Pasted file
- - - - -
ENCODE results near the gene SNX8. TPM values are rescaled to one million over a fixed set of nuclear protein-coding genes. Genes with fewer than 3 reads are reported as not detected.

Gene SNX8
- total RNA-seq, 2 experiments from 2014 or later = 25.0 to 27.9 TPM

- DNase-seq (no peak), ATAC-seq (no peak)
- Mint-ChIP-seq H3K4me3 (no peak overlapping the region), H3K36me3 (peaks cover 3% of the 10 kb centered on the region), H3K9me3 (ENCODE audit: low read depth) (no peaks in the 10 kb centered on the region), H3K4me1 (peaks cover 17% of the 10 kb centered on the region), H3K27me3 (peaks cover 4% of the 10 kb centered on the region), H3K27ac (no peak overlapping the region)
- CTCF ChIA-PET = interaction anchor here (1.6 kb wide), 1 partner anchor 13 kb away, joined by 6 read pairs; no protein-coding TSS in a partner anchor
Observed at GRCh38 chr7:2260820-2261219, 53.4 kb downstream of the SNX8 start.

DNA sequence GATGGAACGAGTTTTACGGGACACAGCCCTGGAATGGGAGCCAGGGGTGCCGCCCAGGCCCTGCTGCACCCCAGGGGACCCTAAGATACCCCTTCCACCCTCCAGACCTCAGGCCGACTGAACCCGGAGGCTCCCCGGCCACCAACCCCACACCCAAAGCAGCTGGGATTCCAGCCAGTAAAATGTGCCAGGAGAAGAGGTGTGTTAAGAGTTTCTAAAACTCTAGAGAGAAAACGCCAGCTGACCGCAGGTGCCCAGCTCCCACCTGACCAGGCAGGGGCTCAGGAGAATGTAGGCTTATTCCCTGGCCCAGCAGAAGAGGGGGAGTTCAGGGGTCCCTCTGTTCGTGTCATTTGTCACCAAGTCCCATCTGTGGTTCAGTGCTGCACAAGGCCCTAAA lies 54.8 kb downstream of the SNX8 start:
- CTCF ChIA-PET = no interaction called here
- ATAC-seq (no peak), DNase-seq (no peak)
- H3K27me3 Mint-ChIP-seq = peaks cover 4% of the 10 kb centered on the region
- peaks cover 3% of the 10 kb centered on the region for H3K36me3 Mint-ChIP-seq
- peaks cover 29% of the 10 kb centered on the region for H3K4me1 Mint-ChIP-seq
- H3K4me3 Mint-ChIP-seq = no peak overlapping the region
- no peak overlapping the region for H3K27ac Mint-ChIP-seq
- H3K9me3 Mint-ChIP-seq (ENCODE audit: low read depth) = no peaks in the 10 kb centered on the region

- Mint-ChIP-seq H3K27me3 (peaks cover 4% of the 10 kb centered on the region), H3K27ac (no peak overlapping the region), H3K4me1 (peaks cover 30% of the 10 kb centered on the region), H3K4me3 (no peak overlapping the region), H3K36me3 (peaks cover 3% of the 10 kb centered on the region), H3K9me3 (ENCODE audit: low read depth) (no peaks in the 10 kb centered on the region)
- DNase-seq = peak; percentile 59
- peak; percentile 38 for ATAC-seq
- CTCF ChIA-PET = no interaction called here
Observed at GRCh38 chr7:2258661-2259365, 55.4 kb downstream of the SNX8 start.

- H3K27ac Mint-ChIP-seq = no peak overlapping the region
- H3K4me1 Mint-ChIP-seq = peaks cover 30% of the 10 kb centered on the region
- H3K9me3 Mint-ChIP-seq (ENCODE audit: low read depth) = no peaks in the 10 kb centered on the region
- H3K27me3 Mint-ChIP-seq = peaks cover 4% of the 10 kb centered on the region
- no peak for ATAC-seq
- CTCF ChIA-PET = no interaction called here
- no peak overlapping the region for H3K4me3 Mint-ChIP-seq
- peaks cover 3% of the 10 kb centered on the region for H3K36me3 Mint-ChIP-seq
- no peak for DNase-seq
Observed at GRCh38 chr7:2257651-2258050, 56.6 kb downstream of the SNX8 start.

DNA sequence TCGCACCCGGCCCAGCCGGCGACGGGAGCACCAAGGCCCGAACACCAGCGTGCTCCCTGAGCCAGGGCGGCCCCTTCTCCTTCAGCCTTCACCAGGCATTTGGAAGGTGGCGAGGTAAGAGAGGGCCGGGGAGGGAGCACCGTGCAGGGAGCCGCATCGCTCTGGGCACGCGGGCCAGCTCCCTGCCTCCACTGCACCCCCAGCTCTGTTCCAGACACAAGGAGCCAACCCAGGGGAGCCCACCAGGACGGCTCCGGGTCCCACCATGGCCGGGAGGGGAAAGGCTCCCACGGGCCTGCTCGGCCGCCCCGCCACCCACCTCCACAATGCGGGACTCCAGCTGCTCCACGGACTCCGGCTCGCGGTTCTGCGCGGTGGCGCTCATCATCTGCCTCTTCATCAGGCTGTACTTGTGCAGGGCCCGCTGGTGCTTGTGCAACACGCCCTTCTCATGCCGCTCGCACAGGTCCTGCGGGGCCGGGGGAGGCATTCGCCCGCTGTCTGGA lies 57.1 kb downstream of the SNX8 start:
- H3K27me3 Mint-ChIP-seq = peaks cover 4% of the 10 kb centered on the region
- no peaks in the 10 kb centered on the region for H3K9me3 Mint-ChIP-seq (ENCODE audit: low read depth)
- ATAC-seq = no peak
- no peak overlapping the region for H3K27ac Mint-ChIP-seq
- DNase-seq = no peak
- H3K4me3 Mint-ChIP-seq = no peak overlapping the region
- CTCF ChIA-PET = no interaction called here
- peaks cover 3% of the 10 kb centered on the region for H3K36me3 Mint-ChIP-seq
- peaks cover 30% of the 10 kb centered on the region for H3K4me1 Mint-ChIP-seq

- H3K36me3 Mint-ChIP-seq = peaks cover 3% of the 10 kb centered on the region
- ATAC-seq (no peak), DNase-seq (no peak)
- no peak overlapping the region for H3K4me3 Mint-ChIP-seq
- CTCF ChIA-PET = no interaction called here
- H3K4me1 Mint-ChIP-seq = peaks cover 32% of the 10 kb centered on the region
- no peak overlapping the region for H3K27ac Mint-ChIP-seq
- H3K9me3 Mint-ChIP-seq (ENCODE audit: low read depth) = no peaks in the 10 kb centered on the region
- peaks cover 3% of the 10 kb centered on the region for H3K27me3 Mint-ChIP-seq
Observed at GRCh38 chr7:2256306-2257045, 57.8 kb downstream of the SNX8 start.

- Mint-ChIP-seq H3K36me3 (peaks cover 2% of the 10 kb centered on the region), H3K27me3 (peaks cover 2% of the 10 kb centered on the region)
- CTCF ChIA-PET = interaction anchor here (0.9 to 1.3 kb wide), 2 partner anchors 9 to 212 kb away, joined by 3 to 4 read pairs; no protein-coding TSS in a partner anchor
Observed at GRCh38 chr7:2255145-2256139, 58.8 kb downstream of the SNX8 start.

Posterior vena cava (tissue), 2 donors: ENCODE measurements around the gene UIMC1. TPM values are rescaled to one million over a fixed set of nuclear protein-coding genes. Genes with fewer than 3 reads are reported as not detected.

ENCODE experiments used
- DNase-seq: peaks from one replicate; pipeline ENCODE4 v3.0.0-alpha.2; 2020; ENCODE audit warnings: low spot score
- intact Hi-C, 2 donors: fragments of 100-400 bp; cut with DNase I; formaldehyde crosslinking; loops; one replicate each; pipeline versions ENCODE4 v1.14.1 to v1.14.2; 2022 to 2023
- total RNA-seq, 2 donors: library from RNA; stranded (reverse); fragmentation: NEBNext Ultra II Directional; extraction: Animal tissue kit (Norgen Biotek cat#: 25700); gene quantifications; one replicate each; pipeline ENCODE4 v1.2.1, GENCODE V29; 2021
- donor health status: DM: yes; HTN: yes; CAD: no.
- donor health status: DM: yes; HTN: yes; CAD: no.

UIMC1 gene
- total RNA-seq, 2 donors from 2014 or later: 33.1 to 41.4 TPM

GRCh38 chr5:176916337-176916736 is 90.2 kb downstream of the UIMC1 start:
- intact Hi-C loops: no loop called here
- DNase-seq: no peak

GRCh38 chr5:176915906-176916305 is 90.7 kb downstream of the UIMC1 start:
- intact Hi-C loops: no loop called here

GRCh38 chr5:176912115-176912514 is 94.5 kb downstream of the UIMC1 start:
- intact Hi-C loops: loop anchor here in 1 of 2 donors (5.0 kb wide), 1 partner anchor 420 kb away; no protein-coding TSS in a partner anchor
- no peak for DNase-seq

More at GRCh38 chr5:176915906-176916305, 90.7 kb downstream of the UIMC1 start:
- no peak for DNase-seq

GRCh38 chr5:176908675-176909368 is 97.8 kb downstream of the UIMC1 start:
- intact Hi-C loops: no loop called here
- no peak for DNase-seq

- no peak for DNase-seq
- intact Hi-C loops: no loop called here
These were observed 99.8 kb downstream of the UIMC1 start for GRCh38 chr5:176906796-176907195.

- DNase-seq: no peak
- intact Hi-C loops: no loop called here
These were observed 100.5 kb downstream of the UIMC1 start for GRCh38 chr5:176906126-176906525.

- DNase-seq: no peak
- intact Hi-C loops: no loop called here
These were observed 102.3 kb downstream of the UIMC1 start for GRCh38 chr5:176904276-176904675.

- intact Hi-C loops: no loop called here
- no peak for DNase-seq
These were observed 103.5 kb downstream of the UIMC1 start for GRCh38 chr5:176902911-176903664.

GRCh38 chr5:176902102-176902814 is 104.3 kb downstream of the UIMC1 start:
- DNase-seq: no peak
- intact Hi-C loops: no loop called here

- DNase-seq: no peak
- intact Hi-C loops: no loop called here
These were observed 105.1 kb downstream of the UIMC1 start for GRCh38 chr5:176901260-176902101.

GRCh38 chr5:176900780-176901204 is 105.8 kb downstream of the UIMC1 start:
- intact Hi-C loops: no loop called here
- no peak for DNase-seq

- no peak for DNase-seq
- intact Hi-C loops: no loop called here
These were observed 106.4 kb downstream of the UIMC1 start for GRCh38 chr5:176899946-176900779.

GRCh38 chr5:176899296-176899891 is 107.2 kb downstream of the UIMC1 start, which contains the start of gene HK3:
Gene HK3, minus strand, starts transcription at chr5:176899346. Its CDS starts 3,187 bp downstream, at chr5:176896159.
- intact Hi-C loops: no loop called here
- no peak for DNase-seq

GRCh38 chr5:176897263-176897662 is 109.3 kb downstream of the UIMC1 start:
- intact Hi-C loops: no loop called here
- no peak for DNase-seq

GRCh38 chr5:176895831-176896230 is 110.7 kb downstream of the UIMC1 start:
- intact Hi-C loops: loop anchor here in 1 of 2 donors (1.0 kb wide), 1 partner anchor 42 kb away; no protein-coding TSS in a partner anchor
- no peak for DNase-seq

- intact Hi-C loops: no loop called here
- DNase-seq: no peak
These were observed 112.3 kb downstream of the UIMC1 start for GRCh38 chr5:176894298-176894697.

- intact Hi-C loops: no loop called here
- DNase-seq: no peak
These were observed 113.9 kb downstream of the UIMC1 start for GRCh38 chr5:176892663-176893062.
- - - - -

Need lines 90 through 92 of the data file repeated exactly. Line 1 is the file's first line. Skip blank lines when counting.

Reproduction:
- intact Hi-C loops: no loop called here

- DNase-seq: no peak
- intact Hi-C loops: no loop called here